There were even those, such as the historian of religion, Oden Vallet, claiming that Mila is "responsible" for future terror attacks.
A former cartoonist at Charlie Hebdo, Delfeil de Ton, after the 2015 massacre of his colleagues, shamefully accused Charlie Hebdo's late editor Stéphane Charbonnier of "dragging" the staff into the slaughter by satirizing Mohammed.
Mila's case resembles that of a French philosopher, Robert Redeker, who in 2006 published an opinion extremely critical of Islam in Le Figaro. Following this, Redeker, who was a teacher in a public high school in Toulouse, began receiving death threats by phone, email and through Al Hesbah, a password-protected forum with ties to Al Qaeda. "I can't work, I can't come and go and am obliged to hide", Redeker said from an undisclosed location. "So in some way, the Islamists have succeeded in punishing me on the territory of the republic as if I were guilty of a crime of opinion". That was the "fatwa in the country of Voltaire".
Fifteen years later, Mila's case shows how greatly the Islamists have indeed succeeded.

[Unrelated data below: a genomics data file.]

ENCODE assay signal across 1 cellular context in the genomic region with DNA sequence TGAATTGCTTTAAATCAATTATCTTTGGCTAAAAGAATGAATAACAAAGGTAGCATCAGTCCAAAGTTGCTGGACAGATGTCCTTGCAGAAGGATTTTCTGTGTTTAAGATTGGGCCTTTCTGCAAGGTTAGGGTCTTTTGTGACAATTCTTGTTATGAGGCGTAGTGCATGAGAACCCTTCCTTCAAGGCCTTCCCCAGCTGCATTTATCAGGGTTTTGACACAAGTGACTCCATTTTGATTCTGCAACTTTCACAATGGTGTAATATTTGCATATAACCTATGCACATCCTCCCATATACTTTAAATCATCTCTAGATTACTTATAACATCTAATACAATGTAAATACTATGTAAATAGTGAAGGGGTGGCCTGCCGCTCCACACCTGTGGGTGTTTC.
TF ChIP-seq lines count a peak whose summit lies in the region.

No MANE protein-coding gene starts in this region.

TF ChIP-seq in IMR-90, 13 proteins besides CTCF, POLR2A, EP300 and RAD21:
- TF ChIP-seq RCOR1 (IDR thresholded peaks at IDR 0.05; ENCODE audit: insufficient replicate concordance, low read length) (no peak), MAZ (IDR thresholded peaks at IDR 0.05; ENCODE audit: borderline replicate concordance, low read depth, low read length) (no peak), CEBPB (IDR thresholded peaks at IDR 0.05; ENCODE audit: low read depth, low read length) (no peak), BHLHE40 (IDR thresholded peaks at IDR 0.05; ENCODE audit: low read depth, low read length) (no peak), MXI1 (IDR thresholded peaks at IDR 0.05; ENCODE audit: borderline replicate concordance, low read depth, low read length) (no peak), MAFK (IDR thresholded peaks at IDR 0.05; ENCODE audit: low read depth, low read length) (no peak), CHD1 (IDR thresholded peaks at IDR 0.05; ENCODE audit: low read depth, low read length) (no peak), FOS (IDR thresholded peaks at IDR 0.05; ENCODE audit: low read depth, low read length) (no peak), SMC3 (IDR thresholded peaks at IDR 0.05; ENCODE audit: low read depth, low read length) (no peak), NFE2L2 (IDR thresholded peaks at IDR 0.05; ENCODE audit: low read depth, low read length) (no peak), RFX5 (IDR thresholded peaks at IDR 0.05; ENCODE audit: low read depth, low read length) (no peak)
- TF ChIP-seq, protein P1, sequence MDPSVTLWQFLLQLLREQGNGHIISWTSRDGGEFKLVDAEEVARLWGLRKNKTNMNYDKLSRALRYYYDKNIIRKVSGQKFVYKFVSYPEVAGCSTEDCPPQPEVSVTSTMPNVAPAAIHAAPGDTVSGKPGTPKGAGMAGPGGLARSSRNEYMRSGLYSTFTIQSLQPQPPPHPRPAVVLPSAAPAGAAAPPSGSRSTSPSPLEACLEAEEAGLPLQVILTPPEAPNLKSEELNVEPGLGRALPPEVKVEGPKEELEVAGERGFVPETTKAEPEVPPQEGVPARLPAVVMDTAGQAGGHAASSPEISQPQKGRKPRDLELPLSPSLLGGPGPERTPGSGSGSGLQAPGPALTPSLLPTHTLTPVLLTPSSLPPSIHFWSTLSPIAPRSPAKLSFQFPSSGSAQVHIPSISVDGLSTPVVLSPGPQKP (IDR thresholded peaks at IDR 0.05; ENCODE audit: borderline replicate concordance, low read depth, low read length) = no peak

There are a few brave writers who have defended Mila. In an article for the Journal du Dimanche, the former Charlie Hebdo lawyer Richard Malka wrote about "Mila's case or the triumph of fear."
"There is no reaction from ministers and major feminists or LGBT associations, artists and 'progressives'. Turn your head, whistle, look at your shoes before choosing fashionable indignations that you will embrace with all the more ardor as long as they don't expose you to any risk".
Malka also wrote that "no human rights organizations has protested or expressed solidarity with the girl whose life has suddenly been plunged into hiding". Feminist organizations, so quick to denounce "toxic masculinity" and "patriarchal structures of domination", were also silent.
Today there are many countries where people are killed because they dare to criticize Islam. In the Islamic Republic of Pakistan, a country that punishes blasphemy with death, judges sentenced to death but later absolved Asia Bibi for that "crime". Today, in France, the country of the Declaration of the Rights of Man and of the Citizen, which always sanctified freedom of expression and the right to criticize religion and ideologies, some within the justice system -- in the name of a misguided, militant anti-racism -- are quietly and de facto reintroducing the crime of blasphemy. "The Mila Affair: Are we pretending to create a crime of blasphemy in French law?" asked an appeal published by Le Figaro.